From 1799 to 1804, Humboldt traveled extensively in South America, mapping rivers, measuring mountains, and cataloging flora [e.g., Gillis, 2012]. Half a century later, Church followed some of Humboldt’s journeys, visiting many of the places Humboldt had visited, painting many of the same mountains and waterfalls that Humboldt had seen and sketched. Subsequently, in his own continuous search for the sublime, Church turned his attention northward, visiting Labrador, Canada, in the summer of 1859, where he sketched and painted icebergs and, not surprisingly, witnessed beautiful aurorae [Noble, 1861].
The Scene of Aurora Borealis
After the Battle of Gettysburg in July 1863, it would have been reasonable to predict Union victory in the American Civil War [e.g., McPherson, 1988, chap. 21]. In that same year Church began working on Aurora Borealis, assembling elements taken from different sources to form what is essentially a fictional scene [e.g., Truettner, 1968]. The painting, oil on canvas, is physically large: 143 × 212 centimeters. From an elevated and exhilarating perspective, we look out over a far northern, nighttime scene. Auroral light casts a pale illumination across a still world of barren mountains and a broad expanse of frozen sea. In the foreground, we see a small boat and a man with a dog-drawn sled.
Church never saw the landscape presented in Aurora Borealis. As it happened, Church taught the arctic explorer Isaac Israel Hayes the fine arts of drawing and painting. Church and Hayes became close friends, and the landscape in Aurora Borealis is based on drawings made by Hayes during an 1860 expedition [e.g., Truettner, 1968]. The ice-locked boat is Hayes’s schooner, the United States [Hayes, 1867, p. 211]. The mountains are a depiction of those on Ellesmere Island, the northernmost land in Canada. And in the background is a sharp peak that Hayes called Church Peak (81.26°N, 65.62°W), named in honor of his friend and art instructor [Hayes, 1867, p. 351] .
With respect to the auroral light depicted in Aurora Borealis, Church might very well have recalled the brilliant displays of aurora borealis that came before the war in August and September 1859. These were caused by solar and magnetic storm events that are now collectively called the Carrington event [e.g., Clark, 2007].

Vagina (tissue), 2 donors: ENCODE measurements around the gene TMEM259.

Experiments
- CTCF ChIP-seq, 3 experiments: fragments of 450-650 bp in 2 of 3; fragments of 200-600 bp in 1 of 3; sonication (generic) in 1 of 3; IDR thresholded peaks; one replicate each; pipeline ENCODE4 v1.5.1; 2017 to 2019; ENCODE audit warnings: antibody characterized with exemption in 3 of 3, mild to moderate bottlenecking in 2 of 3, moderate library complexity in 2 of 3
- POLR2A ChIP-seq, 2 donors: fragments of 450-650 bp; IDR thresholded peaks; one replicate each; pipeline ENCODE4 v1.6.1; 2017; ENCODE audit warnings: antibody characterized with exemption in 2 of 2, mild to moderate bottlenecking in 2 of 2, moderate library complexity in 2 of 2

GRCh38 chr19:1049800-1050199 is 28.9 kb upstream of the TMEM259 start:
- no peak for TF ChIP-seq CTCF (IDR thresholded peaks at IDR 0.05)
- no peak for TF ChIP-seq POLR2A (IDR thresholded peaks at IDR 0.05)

The 1859 aurorae were widely reported in newspapers and seen across the United States, even in the South, where some observers interpreted them as portending war [e.g., Love, 2014]. Still, it is worth recognizing that Church would have seen aurorae many times while living in New England and New York and during his trips to Labrador. Indeed, the shape of the auroral arc in Aurora Borealis is taken from a sketch that Church made in September 1860 while visiting Maine [e.g., Truettner, 1968, note 36].
When Aurora Borealis was first publicly displayed in March 1865, a reviewer described its depiction as “beauteously strange aerial phenomena … rendered with wonderful vividness and delicacy of feeling” [Bayley, 1865, p. 266]. Church’s artistic abilities were certainly impressive, but we can recognize that Church did not necessarily strive to depict nature with rigorous accuracy. He was an “interpreter of nature, rather than a transcriber” [Warner, 1989, p. 185].
Church painted the rays of the aurora converging toward a vanishing point on the horizon. Normally, auroral rays result from charged particles descending from the magnetosphere into the atmosphere, guided along the field lines of the Earth’s magnetic field. On their way down, collisions between these particles and atmospheric molecules cause the charged particles to glow. The magnetic field lines descend at high latitudes and converge toward the magnetic poles. Thus, normal artistic perspective would show aurorae near the horizon as curtains with vertical rays; otherwise, auroral rays would appear to converge to a vanishing point high overhead, essentially orthogonal to the depiction chosen by Church.
Perhaps Church was using the rays of the auroral arc to convey the sense of a broad panorama, with us, the observers, at its center. Or he may have simply intended to draw our attention from the heavens above down to the Earth and humankind below.